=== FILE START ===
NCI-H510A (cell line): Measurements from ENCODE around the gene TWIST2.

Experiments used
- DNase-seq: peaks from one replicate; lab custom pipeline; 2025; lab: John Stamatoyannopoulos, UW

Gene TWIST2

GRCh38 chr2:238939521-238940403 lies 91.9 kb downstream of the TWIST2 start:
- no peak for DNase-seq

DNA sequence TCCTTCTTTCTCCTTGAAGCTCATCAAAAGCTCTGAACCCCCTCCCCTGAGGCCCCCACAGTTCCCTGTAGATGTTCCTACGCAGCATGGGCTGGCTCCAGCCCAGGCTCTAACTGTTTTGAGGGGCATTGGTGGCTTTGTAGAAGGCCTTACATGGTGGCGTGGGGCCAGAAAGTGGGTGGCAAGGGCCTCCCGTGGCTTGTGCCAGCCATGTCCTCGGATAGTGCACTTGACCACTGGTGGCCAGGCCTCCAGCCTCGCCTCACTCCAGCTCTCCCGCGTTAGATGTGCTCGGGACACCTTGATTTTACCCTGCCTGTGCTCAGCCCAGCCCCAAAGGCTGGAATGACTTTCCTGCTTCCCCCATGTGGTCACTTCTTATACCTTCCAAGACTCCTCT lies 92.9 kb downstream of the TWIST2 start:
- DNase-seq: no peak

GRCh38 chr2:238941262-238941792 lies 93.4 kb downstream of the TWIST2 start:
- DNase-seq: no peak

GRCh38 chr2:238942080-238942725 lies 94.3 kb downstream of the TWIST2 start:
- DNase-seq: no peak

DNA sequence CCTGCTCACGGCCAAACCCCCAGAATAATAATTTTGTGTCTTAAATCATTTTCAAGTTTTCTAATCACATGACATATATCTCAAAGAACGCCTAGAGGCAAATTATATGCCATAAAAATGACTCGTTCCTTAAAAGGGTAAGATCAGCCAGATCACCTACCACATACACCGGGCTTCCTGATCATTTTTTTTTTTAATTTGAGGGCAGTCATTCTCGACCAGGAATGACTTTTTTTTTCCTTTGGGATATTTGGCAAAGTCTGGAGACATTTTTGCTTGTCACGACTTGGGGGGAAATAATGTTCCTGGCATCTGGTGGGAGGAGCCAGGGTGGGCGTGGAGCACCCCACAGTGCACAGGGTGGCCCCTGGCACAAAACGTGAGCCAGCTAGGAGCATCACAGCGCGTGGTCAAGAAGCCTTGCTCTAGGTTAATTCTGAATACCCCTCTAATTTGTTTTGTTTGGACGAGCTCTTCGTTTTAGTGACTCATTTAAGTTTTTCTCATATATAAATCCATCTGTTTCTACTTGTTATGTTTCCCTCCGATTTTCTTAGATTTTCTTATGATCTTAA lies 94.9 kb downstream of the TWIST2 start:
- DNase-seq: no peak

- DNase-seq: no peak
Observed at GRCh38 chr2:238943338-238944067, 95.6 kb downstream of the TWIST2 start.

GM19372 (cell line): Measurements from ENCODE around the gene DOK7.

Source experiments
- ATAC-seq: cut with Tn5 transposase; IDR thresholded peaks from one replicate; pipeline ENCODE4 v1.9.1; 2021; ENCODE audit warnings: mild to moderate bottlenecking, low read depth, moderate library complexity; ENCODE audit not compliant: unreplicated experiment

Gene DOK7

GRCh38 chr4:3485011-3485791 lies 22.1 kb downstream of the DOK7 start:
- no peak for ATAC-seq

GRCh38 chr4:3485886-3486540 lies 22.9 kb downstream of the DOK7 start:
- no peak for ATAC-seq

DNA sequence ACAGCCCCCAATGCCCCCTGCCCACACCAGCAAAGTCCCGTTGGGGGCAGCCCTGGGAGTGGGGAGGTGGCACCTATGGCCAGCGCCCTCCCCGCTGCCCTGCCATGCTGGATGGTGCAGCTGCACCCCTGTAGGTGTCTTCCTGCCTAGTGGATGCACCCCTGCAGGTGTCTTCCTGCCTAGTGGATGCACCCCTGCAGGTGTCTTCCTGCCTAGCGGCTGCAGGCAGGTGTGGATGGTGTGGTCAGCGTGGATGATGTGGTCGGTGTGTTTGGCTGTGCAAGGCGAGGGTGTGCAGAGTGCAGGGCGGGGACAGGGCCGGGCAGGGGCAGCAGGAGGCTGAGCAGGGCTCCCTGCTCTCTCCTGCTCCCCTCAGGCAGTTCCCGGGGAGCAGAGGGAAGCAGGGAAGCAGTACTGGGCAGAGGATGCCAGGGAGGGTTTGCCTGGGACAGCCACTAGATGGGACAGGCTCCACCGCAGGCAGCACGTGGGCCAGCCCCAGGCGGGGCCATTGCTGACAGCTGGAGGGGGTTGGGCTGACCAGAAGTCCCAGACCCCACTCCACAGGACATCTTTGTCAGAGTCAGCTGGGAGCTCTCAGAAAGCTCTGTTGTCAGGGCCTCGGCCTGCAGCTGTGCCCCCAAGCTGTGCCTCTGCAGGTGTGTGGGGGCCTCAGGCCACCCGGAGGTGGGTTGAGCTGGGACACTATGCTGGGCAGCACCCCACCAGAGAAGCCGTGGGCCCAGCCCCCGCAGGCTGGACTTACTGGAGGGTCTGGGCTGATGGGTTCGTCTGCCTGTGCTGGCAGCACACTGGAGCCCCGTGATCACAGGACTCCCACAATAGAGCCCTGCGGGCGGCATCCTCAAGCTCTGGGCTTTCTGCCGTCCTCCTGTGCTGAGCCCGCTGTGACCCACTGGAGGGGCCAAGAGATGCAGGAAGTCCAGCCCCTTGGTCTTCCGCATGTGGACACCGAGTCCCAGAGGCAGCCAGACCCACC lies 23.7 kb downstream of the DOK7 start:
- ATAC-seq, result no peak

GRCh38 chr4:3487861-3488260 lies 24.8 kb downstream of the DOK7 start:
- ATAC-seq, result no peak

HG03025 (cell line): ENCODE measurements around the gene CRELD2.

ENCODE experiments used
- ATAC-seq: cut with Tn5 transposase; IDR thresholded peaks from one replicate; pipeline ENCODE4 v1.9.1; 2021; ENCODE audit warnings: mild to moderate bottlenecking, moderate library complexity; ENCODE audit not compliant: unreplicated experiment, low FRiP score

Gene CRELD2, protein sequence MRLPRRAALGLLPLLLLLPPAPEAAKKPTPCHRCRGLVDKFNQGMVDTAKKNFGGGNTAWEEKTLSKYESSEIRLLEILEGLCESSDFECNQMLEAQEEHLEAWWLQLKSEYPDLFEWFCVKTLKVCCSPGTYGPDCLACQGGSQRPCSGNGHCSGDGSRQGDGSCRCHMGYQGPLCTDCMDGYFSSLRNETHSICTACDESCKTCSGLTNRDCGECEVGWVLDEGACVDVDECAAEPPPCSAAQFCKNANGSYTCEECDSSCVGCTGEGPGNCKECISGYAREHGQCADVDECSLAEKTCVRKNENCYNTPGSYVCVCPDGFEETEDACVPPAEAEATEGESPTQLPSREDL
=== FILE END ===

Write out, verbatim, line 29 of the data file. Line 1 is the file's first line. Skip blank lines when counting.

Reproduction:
HG03025 (cell line): ENCODE measurements around the gene CRELD2.